The unloading of cars into grain elevators at Thunder Bay on Saturday was also an option which would enhance customer service. While this was not a new initiative, having been utilized in 1987, the Company determined to do all in its power to further facilitate the success of Saturday unloading. For that reason, having examined the possibilities, it determined that four of eight work gangs operating on the Lakehead Division should have their rest days changed from Saturday and Sunday to Friday and Saturday. The Company's entitlement to take that action turns on the application of Section 5.1 of the Collective Agreement which provides as follows:

5.1 The rest days shall be consecutive as far as is possible consistent with the establishment of regular relief assignments and the avoidance of working an employee on an assigned rest day. Preference shall be given to Saturday and Sunday and then to Sunday and Monday. In any dispute as to the necessity of departing from the pattern of two consecutive rest days or for granting rest days other than Saturday and Sunday or Sunday and Monday, it shall be incumbent on the Railway to show that such departure is necessary to meet operational requirements and that otherwise additional relief service or working an employee on an assigned rest day would be involved.

The cases previously heard in this Office dealing with the application of Article 5.1 confirm that where the Company can establish that a temporary condition requires an adjustment in days off as a means of meeting customer needs with a reasonable level of productivity and efficiency, no violation of Article 5.1 is disclosed. In CROA 700, Arbitrator Weatherill made the following observations:

This provision does not prohibit the Company from assigning days other than Saturday, Sunday or Monday as rest days. Rather, it imposes on the Company the burden of justifying the assignment of other days as rest days, where the necessity of such is disputed. In the instant case, that burden has been met. I am satisfied from the material before me that the change in question, which was temporary, was necessary to meet operational requirements (the crane was assigned to assist a work train gang which, in order to work when fewer trains were operated and regular section forces were off, worked weekends) and that, had the change not been made, working on an assigned rest day would have been involved.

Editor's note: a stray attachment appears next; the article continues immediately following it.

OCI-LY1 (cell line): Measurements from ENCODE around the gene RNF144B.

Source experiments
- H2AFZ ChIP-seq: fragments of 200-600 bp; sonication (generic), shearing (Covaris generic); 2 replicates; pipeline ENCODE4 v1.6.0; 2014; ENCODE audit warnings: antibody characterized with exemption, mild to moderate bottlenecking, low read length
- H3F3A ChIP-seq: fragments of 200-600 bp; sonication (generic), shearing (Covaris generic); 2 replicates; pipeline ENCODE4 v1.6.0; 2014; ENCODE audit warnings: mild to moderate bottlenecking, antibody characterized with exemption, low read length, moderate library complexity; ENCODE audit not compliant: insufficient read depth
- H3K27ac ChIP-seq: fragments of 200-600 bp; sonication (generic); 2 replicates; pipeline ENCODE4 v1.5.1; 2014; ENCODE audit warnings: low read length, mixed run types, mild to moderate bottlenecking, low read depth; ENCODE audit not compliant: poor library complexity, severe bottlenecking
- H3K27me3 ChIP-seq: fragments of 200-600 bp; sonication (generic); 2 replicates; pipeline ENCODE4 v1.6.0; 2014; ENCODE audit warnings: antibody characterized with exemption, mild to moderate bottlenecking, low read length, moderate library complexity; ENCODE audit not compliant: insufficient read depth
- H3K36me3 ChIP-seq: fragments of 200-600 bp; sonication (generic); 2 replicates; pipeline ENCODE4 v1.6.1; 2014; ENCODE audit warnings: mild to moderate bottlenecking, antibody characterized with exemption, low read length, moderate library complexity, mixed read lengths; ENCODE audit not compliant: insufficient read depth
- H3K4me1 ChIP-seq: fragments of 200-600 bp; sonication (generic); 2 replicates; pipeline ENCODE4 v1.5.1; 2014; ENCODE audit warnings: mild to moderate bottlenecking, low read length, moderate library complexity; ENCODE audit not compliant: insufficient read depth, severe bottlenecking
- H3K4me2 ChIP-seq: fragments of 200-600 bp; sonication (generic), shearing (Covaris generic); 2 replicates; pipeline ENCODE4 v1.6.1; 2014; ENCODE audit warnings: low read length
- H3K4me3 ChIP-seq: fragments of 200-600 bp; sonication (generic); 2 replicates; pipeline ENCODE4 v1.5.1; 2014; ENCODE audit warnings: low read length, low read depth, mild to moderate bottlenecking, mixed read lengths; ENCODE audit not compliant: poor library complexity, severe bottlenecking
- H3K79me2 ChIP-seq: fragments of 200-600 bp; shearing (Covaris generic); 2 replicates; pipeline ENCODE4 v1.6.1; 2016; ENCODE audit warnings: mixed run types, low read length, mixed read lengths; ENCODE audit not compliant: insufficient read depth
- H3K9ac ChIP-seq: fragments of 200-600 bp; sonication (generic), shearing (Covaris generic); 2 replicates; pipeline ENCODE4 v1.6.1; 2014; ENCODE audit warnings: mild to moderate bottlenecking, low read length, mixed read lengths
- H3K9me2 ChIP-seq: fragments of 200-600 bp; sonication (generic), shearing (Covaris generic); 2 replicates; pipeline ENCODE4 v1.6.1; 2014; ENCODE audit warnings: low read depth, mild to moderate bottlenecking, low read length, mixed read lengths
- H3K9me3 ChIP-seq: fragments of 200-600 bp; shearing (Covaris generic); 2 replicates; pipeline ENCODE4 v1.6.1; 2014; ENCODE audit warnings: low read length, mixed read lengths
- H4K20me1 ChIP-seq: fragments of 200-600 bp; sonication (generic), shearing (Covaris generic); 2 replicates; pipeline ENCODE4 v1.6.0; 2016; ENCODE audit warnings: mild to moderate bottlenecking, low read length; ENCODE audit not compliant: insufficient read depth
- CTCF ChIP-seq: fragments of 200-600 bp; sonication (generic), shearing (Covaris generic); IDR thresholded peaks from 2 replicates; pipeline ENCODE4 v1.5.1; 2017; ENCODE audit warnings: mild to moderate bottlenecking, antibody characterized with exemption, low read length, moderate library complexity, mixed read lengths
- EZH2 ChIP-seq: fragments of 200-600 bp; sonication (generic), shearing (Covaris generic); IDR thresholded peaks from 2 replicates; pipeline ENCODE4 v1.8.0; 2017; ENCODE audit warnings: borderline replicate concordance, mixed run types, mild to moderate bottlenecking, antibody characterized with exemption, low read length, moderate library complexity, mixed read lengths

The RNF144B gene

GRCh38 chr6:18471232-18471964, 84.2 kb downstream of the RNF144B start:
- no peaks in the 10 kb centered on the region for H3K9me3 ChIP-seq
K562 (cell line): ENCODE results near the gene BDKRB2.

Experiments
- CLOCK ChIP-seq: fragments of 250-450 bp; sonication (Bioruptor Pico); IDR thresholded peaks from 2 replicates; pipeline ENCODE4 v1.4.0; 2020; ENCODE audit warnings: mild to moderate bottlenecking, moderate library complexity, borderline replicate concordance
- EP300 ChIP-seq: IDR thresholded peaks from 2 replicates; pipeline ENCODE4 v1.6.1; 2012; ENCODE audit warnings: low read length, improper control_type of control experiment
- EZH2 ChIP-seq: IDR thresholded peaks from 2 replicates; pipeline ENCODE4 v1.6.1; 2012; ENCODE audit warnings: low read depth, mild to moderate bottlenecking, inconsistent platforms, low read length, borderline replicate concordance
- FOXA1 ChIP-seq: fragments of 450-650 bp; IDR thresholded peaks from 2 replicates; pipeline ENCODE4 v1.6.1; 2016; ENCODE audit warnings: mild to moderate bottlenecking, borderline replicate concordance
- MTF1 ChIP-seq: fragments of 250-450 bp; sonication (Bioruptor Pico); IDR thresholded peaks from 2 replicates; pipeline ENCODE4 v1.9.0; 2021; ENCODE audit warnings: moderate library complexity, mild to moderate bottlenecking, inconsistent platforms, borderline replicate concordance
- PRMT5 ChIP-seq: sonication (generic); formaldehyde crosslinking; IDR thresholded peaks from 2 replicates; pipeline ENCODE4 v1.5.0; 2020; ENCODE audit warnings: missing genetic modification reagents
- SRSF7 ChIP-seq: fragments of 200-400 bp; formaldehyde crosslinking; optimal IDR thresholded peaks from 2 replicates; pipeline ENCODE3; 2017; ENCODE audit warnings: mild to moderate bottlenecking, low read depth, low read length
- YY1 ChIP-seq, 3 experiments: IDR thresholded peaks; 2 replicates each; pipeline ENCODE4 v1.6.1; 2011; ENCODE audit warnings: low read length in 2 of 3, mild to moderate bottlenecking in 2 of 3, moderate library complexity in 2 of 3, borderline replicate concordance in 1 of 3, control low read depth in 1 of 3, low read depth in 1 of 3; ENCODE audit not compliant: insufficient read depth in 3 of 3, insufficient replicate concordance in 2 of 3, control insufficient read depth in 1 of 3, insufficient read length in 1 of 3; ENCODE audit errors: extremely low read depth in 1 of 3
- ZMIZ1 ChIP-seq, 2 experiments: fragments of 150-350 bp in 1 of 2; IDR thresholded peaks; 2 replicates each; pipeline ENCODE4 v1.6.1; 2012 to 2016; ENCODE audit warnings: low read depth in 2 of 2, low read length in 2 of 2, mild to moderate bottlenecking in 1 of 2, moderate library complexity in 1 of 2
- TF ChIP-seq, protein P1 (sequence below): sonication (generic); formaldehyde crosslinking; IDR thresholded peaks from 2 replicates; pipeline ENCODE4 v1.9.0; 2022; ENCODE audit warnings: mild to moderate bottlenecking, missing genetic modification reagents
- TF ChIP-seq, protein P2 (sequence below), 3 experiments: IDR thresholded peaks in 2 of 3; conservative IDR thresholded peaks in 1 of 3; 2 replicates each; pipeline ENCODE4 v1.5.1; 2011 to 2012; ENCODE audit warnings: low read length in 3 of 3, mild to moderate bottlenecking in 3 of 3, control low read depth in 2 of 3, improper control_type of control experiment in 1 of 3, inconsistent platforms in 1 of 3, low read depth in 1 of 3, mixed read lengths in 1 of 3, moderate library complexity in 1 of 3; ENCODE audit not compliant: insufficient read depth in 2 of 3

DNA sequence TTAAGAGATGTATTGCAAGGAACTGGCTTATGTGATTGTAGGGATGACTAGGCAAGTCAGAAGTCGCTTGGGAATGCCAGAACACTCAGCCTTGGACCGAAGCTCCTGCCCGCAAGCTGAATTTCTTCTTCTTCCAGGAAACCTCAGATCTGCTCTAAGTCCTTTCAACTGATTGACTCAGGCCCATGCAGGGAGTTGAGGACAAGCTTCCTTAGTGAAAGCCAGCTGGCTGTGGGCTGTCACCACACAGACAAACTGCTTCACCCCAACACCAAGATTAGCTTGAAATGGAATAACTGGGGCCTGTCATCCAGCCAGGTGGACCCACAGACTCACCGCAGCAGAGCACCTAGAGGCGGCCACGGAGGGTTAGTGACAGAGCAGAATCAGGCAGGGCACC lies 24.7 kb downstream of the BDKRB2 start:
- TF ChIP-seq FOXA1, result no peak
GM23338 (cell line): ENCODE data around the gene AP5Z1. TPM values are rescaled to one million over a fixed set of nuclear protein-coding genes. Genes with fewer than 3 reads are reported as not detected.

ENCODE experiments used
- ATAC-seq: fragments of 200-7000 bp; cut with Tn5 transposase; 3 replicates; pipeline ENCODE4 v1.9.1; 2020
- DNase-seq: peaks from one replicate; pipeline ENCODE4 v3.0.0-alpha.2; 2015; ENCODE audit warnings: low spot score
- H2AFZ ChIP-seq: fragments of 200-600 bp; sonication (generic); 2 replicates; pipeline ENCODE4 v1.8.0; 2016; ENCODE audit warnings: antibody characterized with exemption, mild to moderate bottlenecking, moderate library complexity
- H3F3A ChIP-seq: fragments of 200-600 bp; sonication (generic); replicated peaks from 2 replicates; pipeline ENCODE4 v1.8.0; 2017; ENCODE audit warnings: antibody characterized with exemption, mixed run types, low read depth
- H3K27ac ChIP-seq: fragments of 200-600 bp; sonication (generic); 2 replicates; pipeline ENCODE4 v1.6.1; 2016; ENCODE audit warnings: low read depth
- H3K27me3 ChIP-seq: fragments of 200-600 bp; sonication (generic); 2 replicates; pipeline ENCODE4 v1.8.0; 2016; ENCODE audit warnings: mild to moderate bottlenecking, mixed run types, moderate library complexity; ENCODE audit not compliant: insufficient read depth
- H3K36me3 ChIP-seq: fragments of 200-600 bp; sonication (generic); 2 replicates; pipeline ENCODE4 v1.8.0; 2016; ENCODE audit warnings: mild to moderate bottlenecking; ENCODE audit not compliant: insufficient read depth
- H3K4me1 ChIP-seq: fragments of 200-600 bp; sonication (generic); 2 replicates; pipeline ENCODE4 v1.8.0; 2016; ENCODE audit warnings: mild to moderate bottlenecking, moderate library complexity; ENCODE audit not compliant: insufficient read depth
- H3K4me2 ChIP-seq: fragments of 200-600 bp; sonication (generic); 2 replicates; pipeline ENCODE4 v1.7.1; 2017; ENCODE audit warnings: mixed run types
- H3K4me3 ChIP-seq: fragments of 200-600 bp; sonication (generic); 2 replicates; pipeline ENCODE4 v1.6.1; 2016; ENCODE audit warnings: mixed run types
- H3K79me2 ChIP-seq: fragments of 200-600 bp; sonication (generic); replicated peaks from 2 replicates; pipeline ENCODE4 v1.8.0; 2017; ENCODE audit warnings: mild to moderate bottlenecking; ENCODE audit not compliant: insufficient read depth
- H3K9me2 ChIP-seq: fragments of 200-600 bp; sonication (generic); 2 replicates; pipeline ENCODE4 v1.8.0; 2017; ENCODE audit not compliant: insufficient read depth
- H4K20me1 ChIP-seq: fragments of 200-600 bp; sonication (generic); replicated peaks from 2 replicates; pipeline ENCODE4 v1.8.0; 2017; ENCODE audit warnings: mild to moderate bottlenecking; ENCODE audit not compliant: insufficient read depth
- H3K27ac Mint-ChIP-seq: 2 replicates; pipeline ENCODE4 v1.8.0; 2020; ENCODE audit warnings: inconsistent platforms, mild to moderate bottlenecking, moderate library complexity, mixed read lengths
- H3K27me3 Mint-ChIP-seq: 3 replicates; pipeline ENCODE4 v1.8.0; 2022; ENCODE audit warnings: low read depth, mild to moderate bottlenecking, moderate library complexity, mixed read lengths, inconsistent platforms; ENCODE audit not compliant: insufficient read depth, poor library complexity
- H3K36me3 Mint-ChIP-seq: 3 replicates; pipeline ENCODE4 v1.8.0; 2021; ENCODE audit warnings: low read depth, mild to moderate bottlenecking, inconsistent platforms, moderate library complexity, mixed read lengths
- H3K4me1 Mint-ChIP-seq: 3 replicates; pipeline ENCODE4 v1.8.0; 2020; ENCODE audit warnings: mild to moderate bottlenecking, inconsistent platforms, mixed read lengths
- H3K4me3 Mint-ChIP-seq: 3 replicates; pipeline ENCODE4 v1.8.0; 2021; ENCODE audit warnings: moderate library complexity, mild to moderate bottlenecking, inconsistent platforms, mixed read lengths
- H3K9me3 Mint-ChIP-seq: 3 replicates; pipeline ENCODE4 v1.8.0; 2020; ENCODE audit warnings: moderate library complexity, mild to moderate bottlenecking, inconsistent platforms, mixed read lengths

The question of what is or is not an operational requirement sufficient to trigger the exception provided in Article 5.1 is inevitably a matter of debate which can only be resolved on a case by case basis, having regard to all of the pertinent facts. In the instant case the Arbitrator is not persuaded that it cannot be said that there was an operational requirement to facilitate the delivery of grain to Thunder Bay simply because more inefficient volumes of delivery had been tolerated in years prior. It is, in my view, within the legitimate objectives of the Company to streamline operations with a view to responding to customer needs, particularly in the circumstance of a temporary busy period, such as is disclosed in the instant case. It is common ground that the change in days off was first implemented in the week of April 18, and was discontinued on or about June 11, to correspond roughly with the period of time that the grain elevator companies of Thunder Bay engaged in Saturday unloading. In the Arbitrator's view the Company's response, which was part of a larger initiative to increase the overall efficiency of grain delivery in that peak period, was a legitimate response to operational requirements as contemplated within the meaning of Article 5.1 of the Collective Agreement. While it may be true that Saturday unloading ended in the week of May 30th, the unchallenged representation of the Company is that it did not have accurate advance notice of grain volumes to come. In that circumstance the extension of the change of days off for a further two weeks cannot be viewed as out of keeping with operational requirements.

For the foregoing reasons the grievances must be dismissed.

October 12, 1989 (Sgd.) MICHEL G. PICHER